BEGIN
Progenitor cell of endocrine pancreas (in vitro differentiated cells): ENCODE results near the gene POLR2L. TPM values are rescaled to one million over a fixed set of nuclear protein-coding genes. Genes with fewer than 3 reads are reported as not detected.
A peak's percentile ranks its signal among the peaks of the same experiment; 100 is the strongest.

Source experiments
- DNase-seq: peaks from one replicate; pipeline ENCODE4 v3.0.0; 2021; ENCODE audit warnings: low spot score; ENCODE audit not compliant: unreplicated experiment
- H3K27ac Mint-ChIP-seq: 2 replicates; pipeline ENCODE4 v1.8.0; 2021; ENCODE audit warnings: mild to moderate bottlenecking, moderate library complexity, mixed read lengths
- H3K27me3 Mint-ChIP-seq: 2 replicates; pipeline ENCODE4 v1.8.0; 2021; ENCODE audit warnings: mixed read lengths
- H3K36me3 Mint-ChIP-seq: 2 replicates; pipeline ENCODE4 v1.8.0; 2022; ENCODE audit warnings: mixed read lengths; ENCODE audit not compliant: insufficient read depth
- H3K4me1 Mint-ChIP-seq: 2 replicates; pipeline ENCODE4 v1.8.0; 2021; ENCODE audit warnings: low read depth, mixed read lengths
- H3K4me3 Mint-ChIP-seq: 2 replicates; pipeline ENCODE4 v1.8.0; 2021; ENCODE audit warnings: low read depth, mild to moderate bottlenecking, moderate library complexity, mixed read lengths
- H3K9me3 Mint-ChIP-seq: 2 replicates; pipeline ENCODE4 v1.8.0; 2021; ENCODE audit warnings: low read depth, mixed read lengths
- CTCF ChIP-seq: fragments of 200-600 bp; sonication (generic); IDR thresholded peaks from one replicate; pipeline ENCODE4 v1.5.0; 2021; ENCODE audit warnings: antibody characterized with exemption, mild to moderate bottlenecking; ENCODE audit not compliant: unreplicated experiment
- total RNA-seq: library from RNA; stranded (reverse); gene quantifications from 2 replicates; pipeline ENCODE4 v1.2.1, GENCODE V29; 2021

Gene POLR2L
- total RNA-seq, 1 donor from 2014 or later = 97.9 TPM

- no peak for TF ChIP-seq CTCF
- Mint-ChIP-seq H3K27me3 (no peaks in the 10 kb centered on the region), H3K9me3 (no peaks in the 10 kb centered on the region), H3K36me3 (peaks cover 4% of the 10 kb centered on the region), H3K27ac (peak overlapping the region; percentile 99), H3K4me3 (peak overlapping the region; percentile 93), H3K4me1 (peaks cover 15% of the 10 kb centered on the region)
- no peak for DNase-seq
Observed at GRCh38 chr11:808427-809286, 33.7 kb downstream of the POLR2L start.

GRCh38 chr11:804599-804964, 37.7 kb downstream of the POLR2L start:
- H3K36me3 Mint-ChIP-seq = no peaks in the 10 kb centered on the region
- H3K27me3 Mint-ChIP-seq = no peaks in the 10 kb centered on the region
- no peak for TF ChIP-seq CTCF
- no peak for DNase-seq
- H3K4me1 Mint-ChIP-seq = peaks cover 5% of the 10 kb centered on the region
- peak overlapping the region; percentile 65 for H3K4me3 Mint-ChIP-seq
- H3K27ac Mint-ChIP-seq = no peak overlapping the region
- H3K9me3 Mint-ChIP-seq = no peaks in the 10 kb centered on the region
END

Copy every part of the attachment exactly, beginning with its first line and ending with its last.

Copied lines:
Progenitor cell of endocrine pancreas (in vitro differentiated cells): ENCODE results near the gene POLR2L. TPM values are rescaled to one million over a fixed set of nuclear protein-coding genes. Genes with fewer than 3 reads are reported as not detected.
A peak's percentile ranks its signal among the peaks of the same experiment; 100 is the strongest.

Source experiments
- DNase-seq: peaks from one replicate; pipeline ENCODE4 v3.0.0; 2021; ENCODE audit warnings: low spot score; ENCODE audit not compliant: unreplicated experiment
- H3K27ac Mint-ChIP-seq: 2 replicates; pipeline ENCODE4 v1.8.0; 2021; ENCODE audit warnings: mild to moderate bottlenecking, moderate library complexity, mixed read lengths
- H3K27me3 Mint-ChIP-seq: 2 replicates; pipeline ENCODE4 v1.8.0; 2021; ENCODE audit warnings: mixed read lengths
- H3K36me3 Mint-ChIP-seq: 2 replicates; pipeline ENCODE4 v1.8.0; 2022; ENCODE audit warnings: mixed read lengths; ENCODE audit not compliant: insufficient read depth
- H3K4me1 Mint-ChIP-seq: 2 replicates; pipeline ENCODE4 v1.8.0; 2021; ENCODE audit warnings: low read depth, mixed read lengths
- H3K4me3 Mint-ChIP-seq: 2 replicates; pipeline ENCODE4 v1.8.0; 2021; ENCODE audit warnings: low read depth, mild to moderate bottlenecking, moderate library complexity, mixed read lengths
- H3K9me3 Mint-ChIP-seq: 2 replicates; pipeline ENCODE4 v1.8.0; 2021; ENCODE audit warnings: low read depth, mixed read lengths
- CTCF ChIP-seq: fragments of 200-600 bp; sonication (generic); IDR thresholded peaks from one replicate; pipeline ENCODE4 v1.5.0; 2021; ENCODE audit warnings: antibody characterized with exemption, mild to moderate bottlenecking; ENCODE audit not compliant: unreplicated experiment
- total RNA-seq: library from RNA; stranded (reverse); gene quantifications from 2 replicates; pipeline ENCODE4 v1.2.1, GENCODE V29; 2021

Gene POLR2L
- total RNA-seq, 1 donor from 2014 or later = 97.9 TPM

- no peak for TF ChIP-seq CTCF
- Mint-ChIP-seq H3K27me3 (no peaks in the 10 kb centered on the region), H3K9me3 (no peaks in the 10 kb centered on the region), H3K36me3 (peaks cover 4% of the 10 kb centered on the region), H3K27ac (peak overlapping the region; percentile 99), H3K4me3 (peak overlapping the region; percentile 93), H3K4me1 (peaks cover 15% of the 10 kb centered on the region)
- no peak for DNase-seq
Observed at GRCh38 chr11:808427-809286, 33.7 kb downstream of the POLR2L start.

GRCh38 chr11:804599-804964, 37.7 kb downstream of the POLR2L start:
- H3K36me3 Mint-ChIP-seq = no peaks in the 10 kb centered on the region
- H3K27me3 Mint-ChIP-seq = no peaks in the 10 kb centered on the region
- no peak for TF ChIP-seq CTCF
- no peak for DNase-seq
- H3K4me1 Mint-ChIP-seq = peaks cover 5% of the 10 kb centered on the region
- peak overlapping the region; percentile 65 for H3K4me3 Mint-ChIP-seq
- H3K27ac Mint-ChIP-seq = no peak overlapping the region
- H3K9me3 Mint-ChIP-seq = no peaks in the 10 kb centered on the region